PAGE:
• Brights are flat tuft brushes that have shorter hair, compared to the normal flat tuft. The tuft is less in flexibility than the flat which is more easily bendable.
  • Filberts also have a flat tuft, but the corners are rounded. It is oval in shape and bluntly pointed.

The best oil paint brushes are made from the hair on the tail of the Siberian weasel, and are called “kolinsky sable.” They are of the finest quality, and of greater preference among oil painting artists. Some brushes like the ones made from squirrels hair are not recommended for oil painting.

4. Palette and its knife

Mixing oil paints on just anything is not ideal; neither is using brushes to mix them good enough. Professionally, a palette is the surface on which oil paints are mixed, and the palette knife is used to mix paints together to achieve a well blended and smooth mixture. Modern palettes have little curved in spaces into which paints are poured out of their tubes. But oil paints do not really require this because they are of high viscosity and can’t easily run off the palette, which for oil painting is usually wooden.

The palette knife is also used to carry out certain types of application of the oil paints to get effects that paint’s brushes can’t help achieve, and to remove paints on the canvas.

5. Extra drying oil

Although oil paints include drying oil as an ingredient, oil painting artists often have extra drying oils of which linseed oil is the most common, to change the consistency of the paints they make use of. This helps to improve the fluidity of the paint and also slow the drying time.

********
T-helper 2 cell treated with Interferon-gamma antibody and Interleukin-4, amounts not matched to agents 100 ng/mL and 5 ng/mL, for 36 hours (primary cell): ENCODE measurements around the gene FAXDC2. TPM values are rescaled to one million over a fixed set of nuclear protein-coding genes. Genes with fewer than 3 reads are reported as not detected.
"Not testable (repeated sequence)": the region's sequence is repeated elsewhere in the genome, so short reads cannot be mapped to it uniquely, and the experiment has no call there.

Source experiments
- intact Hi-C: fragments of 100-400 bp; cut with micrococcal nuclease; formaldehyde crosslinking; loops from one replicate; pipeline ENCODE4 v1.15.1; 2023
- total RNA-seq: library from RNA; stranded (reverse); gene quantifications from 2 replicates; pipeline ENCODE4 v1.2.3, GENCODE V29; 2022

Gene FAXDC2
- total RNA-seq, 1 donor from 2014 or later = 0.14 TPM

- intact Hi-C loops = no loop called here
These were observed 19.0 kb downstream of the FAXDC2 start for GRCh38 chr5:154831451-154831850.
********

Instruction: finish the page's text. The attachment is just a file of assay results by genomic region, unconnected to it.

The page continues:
To reduce the drying period, oil painting experts use siccative (a catalyst used to promote drying) to speed up the process.

6. Turpentine

Turpentine is a liquid of higher viscosity than water, which is obtained from pine tree woods. In painting, it serves as a solvent and paints thinner. Instead of water, it is used to clean brushes during oil painting.

Famous Oil painting Artworks

The most valued and highly priced oil painting artworks are those of the past, which were done by the renowned artists of the industry many years back. Today, these artists works are placed in museums and admired by art lovers worldwide, for the fact that they are vintage, unique and gorgeous.

Art lovers pay astonishing amounts to acquire great works of oil painting art they love, which to an ordinary art admirer would seem outrageous. But such is the precious value of oil paintings to those who know the worth. These paintings are bought to beautify the home, and for the high status, it bestows upon the owners. So, they are not only bought for beautification.

Paintings by Leonardo Da Vinci, Pablo Picasso, Vincent van Gogh, Botticelli, and other proficient artists are still famous and valued up till today, though painted many years ago. Their artwork lives on. Leonardo Da Vinci’s painting of Mona Lisa was listed by the Guinness world book of records to be the painting with the highest insurance value ever. Today it is worth over USD $800 million.